Big Mauve Big Red "Big Red" is the name of both a soda and a chewing gum by Wrigley's. The Cornell teams are known as the Big Red as is Western Kentucky's mascot Big Red. The Dartmouth football team is the Big Green. IBM is sometimes known as Big Blue.

Mauve, meanwhile, is a specific pale purple color named after the French word for the mallow flower.

The Glass Cradle The Glass Menagerie A play by Tennessee Williams. Or Golden Cradle, referencing Mesopotamia.
The Road Source Rome From the saying that All Roads Lead to Rome. Possibly Rome's antipode (in the Pacific Ocean, a little east of New Zealand), since the saying makes Rome the Road Sink.
London Prime London In the DC comics, to incorporate multiple continuities, there were multiple universes. London Prime would be "real London" on Earth Prime. Various cities named New London in the United States and elsewhere are imagined as London in alternate continuities. Alternatively in mathematics, a prime mark, x' can be the next iteration of variable x.
Hamtown Boston, Hamburg, Toronto Boston is known as beantown, pork and beans are commonly cooked together (as in Boston baked beans), and ham is a form of pork. The German word Burg means castle or fort and is often used as suffix for town names. The origin of the prefix Ham is uncertain, but the food Hamburger derives from this city and Hamburger in German is the demonym of Hamburg. Toronto is sometimes nicknamed Hogtown.
The Salad Bowl A theory of cultural integration in the US, one that stands in contrast to the older 'Melting Pot' theory. Could also refer to the Dust Bowl. Could also refer to Salinas, CA, the "Salad Bowl of the world".
God's Boudoir God's Waiting Room State of Florida, where many elderly retire then expire. As a boudoir is a room reserved for a female (host), this usage would implicate that either God is a woman, or that God frequents there often.
The Glittering Swamp The Great Dismal Swamp , Washington, D.C. A large swamp in Virginia and North Carolina. Also, the city of Washington, D.C. has often been referred to as a "swamp," owing partly to its past as a malarial swamp.
The Steel Forest The Concrete Jungle The Concrete Jungle is a name often given to New York's Manhattan area. There was also a book and movie titled The Petrified Forest.
The Mobius Strip The Strip The Strip is a shortened and commonly used name for the Las Vegas Strip, the main area of hotels and casinos in Las Vegas, Nevada. A Mobius strip is a one-sided piece of paper created by rotating the short edge of the strip 180 degrees and attaching it to the other short edge. The Vegas strip has more or less only one side as well.
The Land of Trains and Fog Britain was home to early developments in railroading, and some portions are known for fog and mists.

In the webcomic Homestuck many events take place on various planets named in the format "Land of X and Y", e.g. "Land of Light and Rain". A series of novels by George R.R. Martin, which was made into the Game of Thrones TV show, is called A Song of Ice and Fire. The Grand Canyon is known as "The House of Stone and Light" by some native people.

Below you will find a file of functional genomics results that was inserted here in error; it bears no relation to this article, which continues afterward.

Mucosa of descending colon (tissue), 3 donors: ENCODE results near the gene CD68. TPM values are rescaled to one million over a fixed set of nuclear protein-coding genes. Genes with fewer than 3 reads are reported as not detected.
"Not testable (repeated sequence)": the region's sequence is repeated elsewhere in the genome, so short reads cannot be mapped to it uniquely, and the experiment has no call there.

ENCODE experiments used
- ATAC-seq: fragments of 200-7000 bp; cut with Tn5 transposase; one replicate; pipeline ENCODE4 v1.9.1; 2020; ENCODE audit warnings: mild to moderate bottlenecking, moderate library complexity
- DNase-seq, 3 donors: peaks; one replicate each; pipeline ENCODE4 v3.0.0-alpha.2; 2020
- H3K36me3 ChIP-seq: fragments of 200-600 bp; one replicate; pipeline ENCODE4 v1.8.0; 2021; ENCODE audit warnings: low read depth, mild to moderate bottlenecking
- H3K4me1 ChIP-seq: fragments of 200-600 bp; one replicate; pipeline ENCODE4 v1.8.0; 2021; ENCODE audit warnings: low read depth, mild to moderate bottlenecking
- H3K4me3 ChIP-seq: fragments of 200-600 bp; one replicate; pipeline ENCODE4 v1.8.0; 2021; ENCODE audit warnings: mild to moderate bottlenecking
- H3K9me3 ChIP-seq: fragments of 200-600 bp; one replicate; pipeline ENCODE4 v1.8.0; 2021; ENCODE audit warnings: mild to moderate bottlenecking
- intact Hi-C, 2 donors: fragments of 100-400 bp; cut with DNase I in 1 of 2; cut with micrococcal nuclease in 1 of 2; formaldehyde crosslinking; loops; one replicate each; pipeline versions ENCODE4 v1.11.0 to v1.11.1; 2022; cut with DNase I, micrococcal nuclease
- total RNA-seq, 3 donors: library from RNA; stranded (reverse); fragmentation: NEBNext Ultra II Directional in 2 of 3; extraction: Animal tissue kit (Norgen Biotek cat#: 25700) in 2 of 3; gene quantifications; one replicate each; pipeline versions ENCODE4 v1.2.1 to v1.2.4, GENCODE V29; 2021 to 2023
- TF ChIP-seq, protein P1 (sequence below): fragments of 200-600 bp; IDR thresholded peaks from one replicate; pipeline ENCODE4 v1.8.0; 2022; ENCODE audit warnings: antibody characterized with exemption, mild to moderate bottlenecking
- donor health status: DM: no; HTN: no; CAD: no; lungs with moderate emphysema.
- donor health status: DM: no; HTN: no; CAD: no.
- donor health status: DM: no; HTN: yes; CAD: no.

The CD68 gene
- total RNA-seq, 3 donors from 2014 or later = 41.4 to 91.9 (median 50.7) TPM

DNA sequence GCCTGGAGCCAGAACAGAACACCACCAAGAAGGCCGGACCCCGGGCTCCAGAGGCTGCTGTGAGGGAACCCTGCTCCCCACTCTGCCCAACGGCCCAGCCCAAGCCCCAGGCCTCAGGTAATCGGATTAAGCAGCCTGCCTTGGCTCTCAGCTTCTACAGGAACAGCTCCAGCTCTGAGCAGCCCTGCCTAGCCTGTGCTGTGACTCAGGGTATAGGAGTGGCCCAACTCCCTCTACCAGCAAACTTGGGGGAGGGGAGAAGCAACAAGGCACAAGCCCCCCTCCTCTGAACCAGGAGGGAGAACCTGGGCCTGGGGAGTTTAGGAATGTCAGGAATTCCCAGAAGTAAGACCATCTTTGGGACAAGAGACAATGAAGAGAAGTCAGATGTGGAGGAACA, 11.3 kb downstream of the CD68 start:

The Meeting Place Canberra The capital city of Australia has its name derived from 'Meeting Place' in the local Aboriginal language, because of a seasonal food boom (Bogong Moths) that drew tribes to the area each year.
The Dark Star Dark Star is a 1974 science fiction comedy film.
The Walled Garden Walled garden (technology) A walled garden is a virtual environment where the user can only view content that is published or permitted by the proprietor, e.g. AOL or Facebook. Likely a reference to the Garden Of Eden.This could also be a reference to walled cities, e.g. from the Middle Ages, or the Kowloon Walled City in the modern era. The Secret Garden is a book by Frances Hodgson Burnett.
Skin City Sin City Specifically Las Vegas. Also a generic term for a city well known for gambling, drugs, prostitution, and/or other vices.
The Horse Rotary Horse and rotary are both types of clothes dryer. Might reference The Windy City, which would also likely be good for drying clothes.
Turkeytown Turkeytown A town in Lincoln County, Kentucky.
The Naked Towers The Naked City was a television series. The Two Towers is a book by Tolkien, and Naked Lunch is a book by Burroughs.
The Meta-City Metacity A term for a heterogenous, sprawling urban center with multiple dense centers, such as Tokyo or New York City. Metacity was also the window manager in the Linux GNOME 2 desktop.
The Urban Orb The screen name of a Let's Player on Youtube and Twitch. - Also maybe once more: Rome and the Rest of the world, as in the popes address to the urbi (city: meaning Rome ) and orbi (circle: meaning the world)
The City of Angles City of Angels Los Angeles. Also, the titular City of Angles in the web novel City of Angles. There also exist several songs with that name, a few of them listed here: City of Angels.
The Big Wheel The Big Wheel A 1949 movie about a race car driver. Alternatively, a child's plastic tricycle with an oversized front wheel.
Bird City USA A program started by the Audubon Society.
The City of Seven Crowns City of Seven Hills Rome. Also occasionally refers to Moscow. The next nickname is likely a reference to the 'wrong' part of this nickname.
Hilltopia The Hilltop May be reference to The Hilltop in AMC's The Walking Dead, or possibly the Hilltopper, a train which used to run through Randall's home town of Richmond, Virginia.
Bug City A nickname for the bug-infested Chicago in the roleplaying game Shadowrun. Also, a sourcebook for the game. This may also be a reference to Johnny Rico's description of Planet P in movie Starship Troopers.
The Bottomless Cup There are many mentions of Bottomless Pits in stories. Additionally, restaurants offering unlimited refills on drinks may refer to this offer by terms like "Bottomless Soda."
Lorde's Fen Lord's Fen Lord's Fen is a place in Huntingdonshire, England. Lorde is a musical artist from Herne Bay, New Zealand - an area near Waitemata Harbour. A fen is a type of wetland, which could loosely connect to Herne Bay.
The Last Town The third book in the Wayward Pines series.
The Empty Set The concert hall in the video game Transistor. In mathematics, the empty set refers to an unique set with no elements, often notated as "{}" or "∅".